Botswana is driven by diamond mining as it is one of the few African countries that has managed to maintain a high economic growth since 1996.
Ranked at position 71 in the World Bank Report released in 2017, Botswana has seen its status lowered in the 2018 report. It now ranks at position 81 and 5th in the continent.
Experts suggest this decline is a result of a lack of interest in the diamond mining sector. Many investors feel the country’s diamond doesn’t require transnational investments. Indeed, this has led to a decline in investments since 2015 from 30% to 25%.
Nonetheless, there have been significant investments in the banking and services sectors. Ease of doing business report indicates Botswana ranks 47th in tax remittance, 77th in credit lending, 50th in border trade, 81st in registering property and 153 in starting a business.
It takes you 77 days to get connected to the national grid, and approximately 12 days to register property in Botswana.
Kenya has risen 12 places in the report released in 2018 and appears in position 80, compared to the previous year when it ranked at position 92.
These improvements are a result of public-private sector engagements in business. 2017 proved to be a turning point for the country, despite the protracted electioneering period.
“The country delivered the highest number of business-related reforms in the continent,” Said Adan Mohammed, the Cabinet Secretary for industrialization.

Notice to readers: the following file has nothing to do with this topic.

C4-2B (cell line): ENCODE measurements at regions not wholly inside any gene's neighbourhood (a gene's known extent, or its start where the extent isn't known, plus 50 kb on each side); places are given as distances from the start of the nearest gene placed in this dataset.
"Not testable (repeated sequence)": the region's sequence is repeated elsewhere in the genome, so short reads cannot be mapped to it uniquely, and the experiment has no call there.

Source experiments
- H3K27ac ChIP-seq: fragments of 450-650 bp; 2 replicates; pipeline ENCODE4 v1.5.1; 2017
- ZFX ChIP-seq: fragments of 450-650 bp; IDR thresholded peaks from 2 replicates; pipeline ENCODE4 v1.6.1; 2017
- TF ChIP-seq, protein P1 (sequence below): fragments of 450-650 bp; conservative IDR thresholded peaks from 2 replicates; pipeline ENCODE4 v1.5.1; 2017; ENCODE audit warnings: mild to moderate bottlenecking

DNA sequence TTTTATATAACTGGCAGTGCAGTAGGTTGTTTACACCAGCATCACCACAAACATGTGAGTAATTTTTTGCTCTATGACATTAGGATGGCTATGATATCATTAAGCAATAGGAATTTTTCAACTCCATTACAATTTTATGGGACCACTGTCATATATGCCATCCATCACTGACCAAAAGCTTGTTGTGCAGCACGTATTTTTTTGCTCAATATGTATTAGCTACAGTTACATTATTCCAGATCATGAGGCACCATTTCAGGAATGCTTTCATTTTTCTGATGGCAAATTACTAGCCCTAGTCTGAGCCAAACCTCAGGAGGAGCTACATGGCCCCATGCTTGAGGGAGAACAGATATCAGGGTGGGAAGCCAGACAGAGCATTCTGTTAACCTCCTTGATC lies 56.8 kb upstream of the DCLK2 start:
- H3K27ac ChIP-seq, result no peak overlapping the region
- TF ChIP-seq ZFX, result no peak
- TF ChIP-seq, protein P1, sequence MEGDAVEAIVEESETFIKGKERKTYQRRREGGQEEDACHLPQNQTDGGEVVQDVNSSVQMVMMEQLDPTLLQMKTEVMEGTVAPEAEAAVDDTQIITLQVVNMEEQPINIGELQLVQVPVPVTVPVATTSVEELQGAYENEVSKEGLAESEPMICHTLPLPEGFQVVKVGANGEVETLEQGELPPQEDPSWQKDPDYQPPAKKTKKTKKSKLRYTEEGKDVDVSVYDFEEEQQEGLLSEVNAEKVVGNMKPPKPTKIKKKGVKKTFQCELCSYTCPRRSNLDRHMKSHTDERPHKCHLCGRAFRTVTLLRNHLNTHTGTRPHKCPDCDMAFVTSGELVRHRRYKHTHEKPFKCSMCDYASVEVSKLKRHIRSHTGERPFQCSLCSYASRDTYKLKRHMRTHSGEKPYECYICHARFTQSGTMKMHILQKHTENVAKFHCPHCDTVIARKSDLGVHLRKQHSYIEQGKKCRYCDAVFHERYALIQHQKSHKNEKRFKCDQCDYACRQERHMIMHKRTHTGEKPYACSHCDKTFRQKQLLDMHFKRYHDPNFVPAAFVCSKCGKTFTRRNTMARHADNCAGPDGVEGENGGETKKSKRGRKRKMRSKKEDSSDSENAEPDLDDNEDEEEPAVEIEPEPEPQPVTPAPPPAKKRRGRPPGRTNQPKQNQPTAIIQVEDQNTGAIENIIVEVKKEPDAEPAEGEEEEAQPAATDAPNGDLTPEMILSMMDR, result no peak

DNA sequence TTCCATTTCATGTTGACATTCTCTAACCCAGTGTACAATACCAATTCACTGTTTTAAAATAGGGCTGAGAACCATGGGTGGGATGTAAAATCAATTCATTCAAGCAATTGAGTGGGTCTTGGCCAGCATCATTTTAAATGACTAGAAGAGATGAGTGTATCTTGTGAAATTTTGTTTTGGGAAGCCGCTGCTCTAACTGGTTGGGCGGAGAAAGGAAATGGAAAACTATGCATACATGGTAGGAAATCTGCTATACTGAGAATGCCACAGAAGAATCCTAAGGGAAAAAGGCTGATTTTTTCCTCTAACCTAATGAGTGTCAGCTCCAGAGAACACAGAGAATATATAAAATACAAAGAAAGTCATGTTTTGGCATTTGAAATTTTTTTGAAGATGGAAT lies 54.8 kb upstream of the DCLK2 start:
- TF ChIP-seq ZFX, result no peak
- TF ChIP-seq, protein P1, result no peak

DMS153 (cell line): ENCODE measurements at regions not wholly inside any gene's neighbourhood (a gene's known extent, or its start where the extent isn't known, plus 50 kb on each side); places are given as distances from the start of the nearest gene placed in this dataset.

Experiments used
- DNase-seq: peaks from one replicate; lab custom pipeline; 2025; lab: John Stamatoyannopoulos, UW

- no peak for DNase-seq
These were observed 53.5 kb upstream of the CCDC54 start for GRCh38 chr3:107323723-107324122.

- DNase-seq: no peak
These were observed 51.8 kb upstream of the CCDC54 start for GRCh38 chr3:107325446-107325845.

Kenya’s position this year remains its best compared to the last fifteen years.
Since the country is determined to be among the top fifty countries with the best climate for business, it is working hard in collaboration with the private sector to facilitate the process of creating and doing business in different sectors like manufacturing and health.
The government has also made it easy for businesses to pay taxes by creating a system known as ITAX, which enables individuals and businesses to file tax returns online.
Apart from that, through a system known as e-citizen, you can access all the government services like business registration, which reduces the amount of time wasted moving from one government office to another.
The ease of doing business report indicates that Kenya significantly reduced the time taken to comply with taxes from 405 hours to 196 hours. Stamp duties were also eliminated making it easier for companies to start their operations.